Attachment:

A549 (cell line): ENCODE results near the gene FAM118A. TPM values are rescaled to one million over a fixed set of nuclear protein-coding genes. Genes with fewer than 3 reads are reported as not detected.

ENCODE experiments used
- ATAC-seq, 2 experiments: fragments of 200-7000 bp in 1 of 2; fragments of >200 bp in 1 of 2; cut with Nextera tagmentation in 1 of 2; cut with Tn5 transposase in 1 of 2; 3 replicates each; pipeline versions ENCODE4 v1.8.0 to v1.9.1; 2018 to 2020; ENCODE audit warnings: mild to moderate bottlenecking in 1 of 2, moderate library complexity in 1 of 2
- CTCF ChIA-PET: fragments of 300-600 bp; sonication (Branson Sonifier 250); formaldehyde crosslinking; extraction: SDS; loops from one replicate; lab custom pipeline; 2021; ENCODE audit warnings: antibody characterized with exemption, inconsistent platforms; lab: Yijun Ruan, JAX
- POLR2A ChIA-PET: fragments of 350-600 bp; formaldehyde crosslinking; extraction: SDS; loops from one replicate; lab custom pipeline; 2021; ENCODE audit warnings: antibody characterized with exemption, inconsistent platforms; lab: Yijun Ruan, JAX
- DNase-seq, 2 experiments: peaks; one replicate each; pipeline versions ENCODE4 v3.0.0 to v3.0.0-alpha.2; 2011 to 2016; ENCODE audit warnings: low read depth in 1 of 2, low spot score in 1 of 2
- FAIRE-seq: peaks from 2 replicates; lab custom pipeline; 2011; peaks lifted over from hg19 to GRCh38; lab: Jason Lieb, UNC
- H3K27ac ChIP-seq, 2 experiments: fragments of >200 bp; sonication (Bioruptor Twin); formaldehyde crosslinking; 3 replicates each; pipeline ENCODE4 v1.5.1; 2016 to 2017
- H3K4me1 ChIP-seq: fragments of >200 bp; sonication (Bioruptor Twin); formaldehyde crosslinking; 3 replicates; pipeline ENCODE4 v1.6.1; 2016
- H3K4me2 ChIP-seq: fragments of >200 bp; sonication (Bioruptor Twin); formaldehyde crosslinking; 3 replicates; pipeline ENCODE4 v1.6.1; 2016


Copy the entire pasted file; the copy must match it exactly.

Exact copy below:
A549 (cell line): ENCODE results near the gene FAM118A. TPM values are rescaled to one million over a fixed set of nuclear protein-coding genes. Genes with fewer than 3 reads are reported as not detected.

ENCODE experiments used
- ATAC-seq, 2 experiments: fragments of 200-7000 bp in 1 of 2; fragments of >200 bp in 1 of 2; cut with Nextera tagmentation in 1 of 2; cut with Tn5 transposase in 1 of 2; 3 replicates each; pipeline versions ENCODE4 v1.8.0 to v1.9.1; 2018 to 2020; ENCODE audit warnings: mild to moderate bottlenecking in 1 of 2, moderate library complexity in 1 of 2
- CTCF ChIA-PET: fragments of 300-600 bp; sonication (Branson Sonifier 250); formaldehyde crosslinking; extraction: SDS; loops from one replicate; lab custom pipeline; 2021; ENCODE audit warnings: antibody characterized with exemption, inconsistent platforms; lab: Yijun Ruan, JAX
- POLR2A ChIA-PET: fragments of 350-600 bp; formaldehyde crosslinking; extraction: SDS; loops from one replicate; lab custom pipeline; 2021; ENCODE audit warnings: antibody characterized with exemption, inconsistent platforms; lab: Yijun Ruan, JAX
- DNase-seq, 2 experiments: peaks; one replicate each; pipeline versions ENCODE4 v3.0.0 to v3.0.0-alpha.2; 2011 to 2016; ENCODE audit warnings: low read depth in 1 of 2, low spot score in 1 of 2
- FAIRE-seq: peaks from 2 replicates; lab custom pipeline; 2011; peaks lifted over from hg19 to GRCh38; lab: Jason Lieb, UNC
- H3K27ac ChIP-seq, 2 experiments: fragments of >200 bp; sonication (Bioruptor Twin); formaldehyde crosslinking; 3 replicates each; pipeline ENCODE4 v1.5.1; 2016 to 2017
- H3K4me1 ChIP-seq: fragments of >200 bp; sonication (Bioruptor Twin); formaldehyde crosslinking; 3 replicates; pipeline ENCODE4 v1.6.1; 2016
- H3K4me2 ChIP-seq: fragments of >200 bp; sonication (Bioruptor Twin); formaldehyde crosslinking; 3 replicates; pipeline ENCODE4 v1.6.1; 2016